Girls’ lacrosse officially starts its inaugural season at Carmel High

After a long and complicated struggle to officialize a girls’ lacrosse team at Carmel High, CHS students and parents have finally succeeded, but now the question stands: Will this newfound team bring victory and success for themselves, or is the team not prepared for what’s to come?

It has been said in the past by Carmel High athletic director Golden Anderson that the only reason for there not being a particular sports team on campus is because of a lack of interest, an aspect needed in order to form any team, but that was not the case for girls’ lacrosse.

“Mary Rice went through a very long process to try and get the team up and running, and due to her persistence and support, it all really paid off,” junior Olivia Myers says.

Rice, mother of team member Lauren Rice, met with the athletic director in order to determine the amount of commitment and interest in the sport from the girls at CHS and worked to evaluate the depth of the team, meaning that there was diversity among the girls and not solely seniors interested in playing. After looking at all aspects of the situation and making sure this team would not interfere with any other CHS spring sports, the team was approved.

“It was an interesting process, but over 30 girls have joined, and a dozen more were willing to join, but could not due to prior obligation, so it was worth it,” Mary Rice says.

After witnessing the immense passion coming from girls who were willing to play lacrosse, as well as from some hard-working padre parents, the optimism of the new team began to grow.

The girls’ first game ended with a 13-6 defeat to Salinas on March 30, with the first goal ever being scored by freshman Lauren Rice, following with a goal by freshman Karoline Ruiz, and goals from all three captains: junior Jessica Purdom and seniors Raven Gabrielson and Kaley Kinoshita.

Despite their loss, the team had a good time, with this their first time on the field all together.

“Even though we lost, it was not a bad game,” Purdom says. “We played together as a team and scored some great goals, so it was a success in that.”

Neither the girls, nor the athletic department is taking this first loss personally.

“Whether they ‘succeed’ or not, there’s a lot of girls’ out there having fun, and that in itself is a success,” Anderson says. “It’s a year-one program, so the expectations for them are not to win, but to get them out there practicing with a schedule.”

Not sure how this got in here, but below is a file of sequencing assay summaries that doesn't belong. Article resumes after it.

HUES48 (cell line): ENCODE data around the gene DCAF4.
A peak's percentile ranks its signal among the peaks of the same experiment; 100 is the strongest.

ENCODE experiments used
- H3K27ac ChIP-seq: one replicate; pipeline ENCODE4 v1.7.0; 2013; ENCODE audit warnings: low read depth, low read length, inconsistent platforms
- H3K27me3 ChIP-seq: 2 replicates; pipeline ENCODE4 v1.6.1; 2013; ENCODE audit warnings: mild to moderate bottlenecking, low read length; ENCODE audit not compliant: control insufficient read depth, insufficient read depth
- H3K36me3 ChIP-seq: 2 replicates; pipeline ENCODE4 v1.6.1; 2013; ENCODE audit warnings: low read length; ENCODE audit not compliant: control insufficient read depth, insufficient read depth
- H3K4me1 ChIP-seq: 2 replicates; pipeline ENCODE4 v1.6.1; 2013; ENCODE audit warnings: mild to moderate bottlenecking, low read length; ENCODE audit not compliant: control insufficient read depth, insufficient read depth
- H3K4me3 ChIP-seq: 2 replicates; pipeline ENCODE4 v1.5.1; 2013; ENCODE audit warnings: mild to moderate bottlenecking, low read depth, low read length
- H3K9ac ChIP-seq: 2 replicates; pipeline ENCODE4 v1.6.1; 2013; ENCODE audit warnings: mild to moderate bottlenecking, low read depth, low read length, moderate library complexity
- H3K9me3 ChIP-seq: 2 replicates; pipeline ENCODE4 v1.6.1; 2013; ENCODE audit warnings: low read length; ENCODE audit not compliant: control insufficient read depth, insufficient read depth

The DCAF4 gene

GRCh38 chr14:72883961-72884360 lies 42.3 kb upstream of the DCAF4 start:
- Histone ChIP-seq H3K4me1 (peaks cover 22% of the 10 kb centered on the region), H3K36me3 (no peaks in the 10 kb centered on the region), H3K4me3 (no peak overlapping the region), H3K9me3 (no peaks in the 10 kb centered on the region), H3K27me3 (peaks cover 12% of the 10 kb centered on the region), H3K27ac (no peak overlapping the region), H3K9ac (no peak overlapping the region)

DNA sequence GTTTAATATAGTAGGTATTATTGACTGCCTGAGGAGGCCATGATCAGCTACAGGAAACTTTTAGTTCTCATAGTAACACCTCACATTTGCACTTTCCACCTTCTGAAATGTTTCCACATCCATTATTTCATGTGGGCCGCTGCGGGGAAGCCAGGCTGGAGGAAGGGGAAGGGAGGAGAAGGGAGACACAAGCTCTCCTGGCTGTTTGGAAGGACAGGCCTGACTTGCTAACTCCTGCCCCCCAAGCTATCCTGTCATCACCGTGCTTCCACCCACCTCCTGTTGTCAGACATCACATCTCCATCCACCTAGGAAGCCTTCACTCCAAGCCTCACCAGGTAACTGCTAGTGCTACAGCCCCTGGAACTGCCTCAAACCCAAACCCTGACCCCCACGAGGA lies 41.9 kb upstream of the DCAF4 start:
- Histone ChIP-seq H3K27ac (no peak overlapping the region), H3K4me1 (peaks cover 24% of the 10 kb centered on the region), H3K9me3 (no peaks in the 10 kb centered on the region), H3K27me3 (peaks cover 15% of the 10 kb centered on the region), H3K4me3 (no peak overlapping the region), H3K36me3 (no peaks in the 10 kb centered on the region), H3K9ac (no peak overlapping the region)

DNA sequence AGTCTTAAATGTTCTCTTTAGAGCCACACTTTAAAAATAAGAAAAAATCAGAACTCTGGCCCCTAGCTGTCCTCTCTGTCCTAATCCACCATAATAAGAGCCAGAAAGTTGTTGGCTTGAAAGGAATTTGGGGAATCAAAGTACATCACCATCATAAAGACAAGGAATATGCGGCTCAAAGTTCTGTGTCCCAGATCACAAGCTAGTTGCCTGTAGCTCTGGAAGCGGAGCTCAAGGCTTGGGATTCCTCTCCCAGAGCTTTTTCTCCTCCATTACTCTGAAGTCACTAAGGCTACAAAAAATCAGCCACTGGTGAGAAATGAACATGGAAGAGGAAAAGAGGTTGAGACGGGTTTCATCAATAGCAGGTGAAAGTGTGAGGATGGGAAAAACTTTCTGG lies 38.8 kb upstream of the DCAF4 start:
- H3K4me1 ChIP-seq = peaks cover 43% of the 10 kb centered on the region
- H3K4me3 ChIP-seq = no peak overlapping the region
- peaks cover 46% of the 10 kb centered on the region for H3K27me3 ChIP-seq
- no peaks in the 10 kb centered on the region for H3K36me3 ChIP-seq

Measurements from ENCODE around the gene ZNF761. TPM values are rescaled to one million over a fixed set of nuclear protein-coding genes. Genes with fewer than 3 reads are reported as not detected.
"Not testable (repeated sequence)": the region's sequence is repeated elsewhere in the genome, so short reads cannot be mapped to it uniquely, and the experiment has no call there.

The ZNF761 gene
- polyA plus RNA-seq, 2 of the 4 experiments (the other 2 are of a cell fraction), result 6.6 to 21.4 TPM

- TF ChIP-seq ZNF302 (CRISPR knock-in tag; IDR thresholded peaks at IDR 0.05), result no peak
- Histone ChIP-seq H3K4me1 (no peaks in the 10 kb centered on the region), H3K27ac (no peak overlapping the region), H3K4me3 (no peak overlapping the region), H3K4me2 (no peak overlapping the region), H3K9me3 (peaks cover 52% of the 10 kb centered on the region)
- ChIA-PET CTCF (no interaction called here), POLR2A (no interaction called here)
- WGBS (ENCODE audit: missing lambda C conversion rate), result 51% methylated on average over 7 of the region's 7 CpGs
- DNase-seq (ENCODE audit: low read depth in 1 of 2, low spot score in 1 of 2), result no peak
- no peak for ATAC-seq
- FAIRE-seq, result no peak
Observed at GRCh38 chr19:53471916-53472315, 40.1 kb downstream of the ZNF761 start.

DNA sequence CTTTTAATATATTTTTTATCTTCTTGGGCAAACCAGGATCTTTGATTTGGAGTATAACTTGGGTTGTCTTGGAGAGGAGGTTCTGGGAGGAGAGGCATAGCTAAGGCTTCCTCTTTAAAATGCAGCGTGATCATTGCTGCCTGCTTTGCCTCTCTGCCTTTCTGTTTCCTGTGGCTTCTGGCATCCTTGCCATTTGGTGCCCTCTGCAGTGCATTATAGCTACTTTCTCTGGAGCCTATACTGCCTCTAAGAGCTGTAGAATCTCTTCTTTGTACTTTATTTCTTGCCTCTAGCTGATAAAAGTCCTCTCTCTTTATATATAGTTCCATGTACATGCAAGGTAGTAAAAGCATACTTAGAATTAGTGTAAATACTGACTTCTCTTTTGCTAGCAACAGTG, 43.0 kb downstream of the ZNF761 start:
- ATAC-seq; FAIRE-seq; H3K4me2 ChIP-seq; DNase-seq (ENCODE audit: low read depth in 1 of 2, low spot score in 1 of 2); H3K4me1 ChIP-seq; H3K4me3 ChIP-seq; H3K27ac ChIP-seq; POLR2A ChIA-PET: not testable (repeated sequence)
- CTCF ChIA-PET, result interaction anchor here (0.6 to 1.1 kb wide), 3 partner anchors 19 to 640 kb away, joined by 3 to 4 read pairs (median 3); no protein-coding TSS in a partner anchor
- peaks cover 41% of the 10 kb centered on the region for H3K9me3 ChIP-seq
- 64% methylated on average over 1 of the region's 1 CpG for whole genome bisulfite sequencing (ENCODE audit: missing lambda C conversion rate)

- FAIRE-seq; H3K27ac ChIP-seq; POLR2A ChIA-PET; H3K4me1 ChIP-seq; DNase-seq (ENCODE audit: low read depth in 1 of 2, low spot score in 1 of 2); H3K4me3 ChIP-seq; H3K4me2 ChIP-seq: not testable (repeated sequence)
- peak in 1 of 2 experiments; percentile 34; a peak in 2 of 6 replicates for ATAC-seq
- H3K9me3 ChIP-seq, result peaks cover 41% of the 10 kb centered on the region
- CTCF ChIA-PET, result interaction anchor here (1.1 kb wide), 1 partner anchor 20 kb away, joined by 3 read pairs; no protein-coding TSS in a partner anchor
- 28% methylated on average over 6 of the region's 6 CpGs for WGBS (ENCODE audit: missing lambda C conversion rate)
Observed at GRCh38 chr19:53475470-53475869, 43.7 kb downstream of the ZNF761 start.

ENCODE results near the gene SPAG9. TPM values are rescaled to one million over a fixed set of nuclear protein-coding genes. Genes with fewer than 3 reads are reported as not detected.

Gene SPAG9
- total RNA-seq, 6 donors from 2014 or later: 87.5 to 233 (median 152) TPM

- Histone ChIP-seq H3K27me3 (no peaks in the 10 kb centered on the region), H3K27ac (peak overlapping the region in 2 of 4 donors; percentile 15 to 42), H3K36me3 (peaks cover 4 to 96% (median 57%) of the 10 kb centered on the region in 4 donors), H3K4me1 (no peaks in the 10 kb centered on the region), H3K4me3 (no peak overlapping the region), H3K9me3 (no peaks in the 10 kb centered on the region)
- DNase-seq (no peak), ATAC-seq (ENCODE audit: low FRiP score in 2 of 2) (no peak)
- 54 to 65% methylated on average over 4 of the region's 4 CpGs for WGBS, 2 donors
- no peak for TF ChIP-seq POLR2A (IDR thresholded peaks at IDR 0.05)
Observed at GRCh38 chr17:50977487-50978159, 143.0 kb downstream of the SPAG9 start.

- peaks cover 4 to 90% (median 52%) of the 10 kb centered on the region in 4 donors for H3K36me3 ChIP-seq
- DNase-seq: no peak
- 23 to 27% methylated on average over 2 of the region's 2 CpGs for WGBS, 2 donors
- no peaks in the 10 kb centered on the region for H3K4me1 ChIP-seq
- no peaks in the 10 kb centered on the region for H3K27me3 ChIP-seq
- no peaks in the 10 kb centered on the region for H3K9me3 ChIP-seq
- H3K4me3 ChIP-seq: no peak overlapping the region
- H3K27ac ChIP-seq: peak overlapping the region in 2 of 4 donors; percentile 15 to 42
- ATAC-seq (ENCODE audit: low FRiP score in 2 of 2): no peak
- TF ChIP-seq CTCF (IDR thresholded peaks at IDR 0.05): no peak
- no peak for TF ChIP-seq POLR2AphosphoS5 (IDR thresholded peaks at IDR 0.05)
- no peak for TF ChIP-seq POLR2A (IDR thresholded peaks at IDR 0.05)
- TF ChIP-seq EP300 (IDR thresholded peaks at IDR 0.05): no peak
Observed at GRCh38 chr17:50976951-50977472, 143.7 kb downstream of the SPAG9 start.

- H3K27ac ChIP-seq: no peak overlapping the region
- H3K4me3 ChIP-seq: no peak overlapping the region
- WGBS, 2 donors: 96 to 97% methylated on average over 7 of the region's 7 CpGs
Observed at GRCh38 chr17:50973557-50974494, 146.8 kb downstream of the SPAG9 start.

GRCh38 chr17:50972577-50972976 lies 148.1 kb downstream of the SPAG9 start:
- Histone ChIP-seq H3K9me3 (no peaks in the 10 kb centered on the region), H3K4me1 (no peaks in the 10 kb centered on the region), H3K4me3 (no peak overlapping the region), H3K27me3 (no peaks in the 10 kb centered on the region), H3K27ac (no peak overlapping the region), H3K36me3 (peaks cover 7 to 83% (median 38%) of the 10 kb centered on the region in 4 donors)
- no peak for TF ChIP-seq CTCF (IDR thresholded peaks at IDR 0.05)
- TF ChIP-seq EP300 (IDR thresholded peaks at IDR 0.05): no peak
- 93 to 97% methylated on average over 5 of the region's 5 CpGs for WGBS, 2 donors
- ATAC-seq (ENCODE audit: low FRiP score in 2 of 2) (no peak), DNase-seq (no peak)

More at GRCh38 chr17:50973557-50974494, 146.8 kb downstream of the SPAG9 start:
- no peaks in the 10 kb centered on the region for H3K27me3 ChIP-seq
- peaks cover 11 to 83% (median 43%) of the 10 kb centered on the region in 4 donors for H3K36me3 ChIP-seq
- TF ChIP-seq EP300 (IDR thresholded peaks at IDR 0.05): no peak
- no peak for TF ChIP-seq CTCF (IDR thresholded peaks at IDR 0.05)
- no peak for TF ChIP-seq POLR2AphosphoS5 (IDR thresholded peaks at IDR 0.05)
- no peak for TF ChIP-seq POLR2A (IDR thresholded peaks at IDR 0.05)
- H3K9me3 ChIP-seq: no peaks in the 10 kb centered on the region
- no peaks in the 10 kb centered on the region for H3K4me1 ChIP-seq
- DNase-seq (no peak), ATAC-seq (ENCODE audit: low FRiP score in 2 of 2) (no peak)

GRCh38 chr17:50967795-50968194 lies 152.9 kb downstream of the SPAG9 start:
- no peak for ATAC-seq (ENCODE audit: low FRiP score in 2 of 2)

The girls have definitely proved their willingness and devotion to the sport as a whole—the team itself is living proof—but many of the girls are inexperienced, which leaves some speculation for an unsuccessful season to follow.

“We do not all know how to play, but I hope that we can all learn how and get a basic understanding of the game so that we may be able to win more games in the future,” sophomore Serena Valdez Klemek says.

Despite their lack of experience, many of the girls are eager to learn, giving them an immediate advantage, and there are currently many players on the team, which could contain fresh, undiscovered talent waiting to be found from a diverse bunch.

Instead of holding traditional tryouts like most other sports at CHS, the lacrosse team accepted anyone and everyone who wanted to play.

“There were no tryouts because this is a new program intended to gain an interest for the game,” sophomore Aminah Khalil adds.

This means that there are now 29 girls on the team, massive growth from their starting point of 17 girls, surprising considering the lack of exposure to lacrosse for girls. Lacrosse is not a conventional sport, such as perhaps Little League Baseball, Anderson mentions, and the idea of learning something new and developing more adequate skills is something which has intrigued many CHS girls.

They are learning under the leadership of CHS graduate Brian Jasper, a four-year player under the boys’ lacrosse program, who left his position playing college lacrosse after some unfortunate injuries. He stepped up from coaching the CHS junior varsity boys, as well as at the Tribe level—a youth league lacrosse—to throw his hat in the ring for the girls and take on their team.

Although Jasper will have his hands full with teaching new players the ways of the game, there is already some experienced talent on the team, girls who are prepared for the events of the season to come.

“I played Tribe lacrosse fifth through seventh grade and last year when there wasn’t a team, I played for the Underdogs for a couple games and a tournament,” says Lauren Rice, an experienced lacrosse player.

Since other girls have had prior experience with the game, they were ready to lead their teammates throughout the season, despite their bittersweet loss against Salinas.

Carmel will have several opportunities to redeem themselves. The team was scheduled for an away game against York on Wednesday, and the girls’ next game is on April 19 at Stevenson.

-Parinda Desai